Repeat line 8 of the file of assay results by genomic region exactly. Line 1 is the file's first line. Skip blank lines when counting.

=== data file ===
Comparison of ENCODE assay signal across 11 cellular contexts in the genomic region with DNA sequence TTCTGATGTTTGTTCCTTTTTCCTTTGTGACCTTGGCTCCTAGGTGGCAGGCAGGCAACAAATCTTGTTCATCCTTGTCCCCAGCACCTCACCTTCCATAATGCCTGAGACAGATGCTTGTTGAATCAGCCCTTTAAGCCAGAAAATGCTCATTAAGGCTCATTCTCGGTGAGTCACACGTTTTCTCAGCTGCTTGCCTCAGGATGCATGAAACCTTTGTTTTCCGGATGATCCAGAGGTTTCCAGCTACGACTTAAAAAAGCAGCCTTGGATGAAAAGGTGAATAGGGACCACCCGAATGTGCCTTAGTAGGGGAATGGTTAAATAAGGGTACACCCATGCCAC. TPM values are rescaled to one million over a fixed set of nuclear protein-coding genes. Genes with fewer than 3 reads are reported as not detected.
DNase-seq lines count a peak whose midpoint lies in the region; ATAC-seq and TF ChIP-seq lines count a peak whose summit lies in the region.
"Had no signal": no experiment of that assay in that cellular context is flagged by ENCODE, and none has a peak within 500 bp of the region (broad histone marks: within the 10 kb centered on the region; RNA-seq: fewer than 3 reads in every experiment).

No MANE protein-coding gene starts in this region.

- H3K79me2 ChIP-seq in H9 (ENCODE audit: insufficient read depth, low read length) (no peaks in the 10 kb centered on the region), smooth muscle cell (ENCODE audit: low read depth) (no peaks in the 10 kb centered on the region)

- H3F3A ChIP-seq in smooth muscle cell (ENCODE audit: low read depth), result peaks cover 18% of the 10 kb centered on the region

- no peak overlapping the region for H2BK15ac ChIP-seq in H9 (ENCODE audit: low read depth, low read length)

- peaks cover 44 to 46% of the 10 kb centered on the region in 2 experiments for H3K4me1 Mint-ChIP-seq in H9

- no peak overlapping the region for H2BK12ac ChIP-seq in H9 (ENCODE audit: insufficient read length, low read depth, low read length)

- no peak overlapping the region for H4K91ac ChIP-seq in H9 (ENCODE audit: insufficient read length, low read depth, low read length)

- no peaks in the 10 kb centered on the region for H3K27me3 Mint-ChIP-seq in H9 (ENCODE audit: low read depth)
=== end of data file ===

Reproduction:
- peaks cover 44 to 46% of the 10 kb centered on the region in 2 experiments for H3K4me1 Mint-ChIP-seq in H9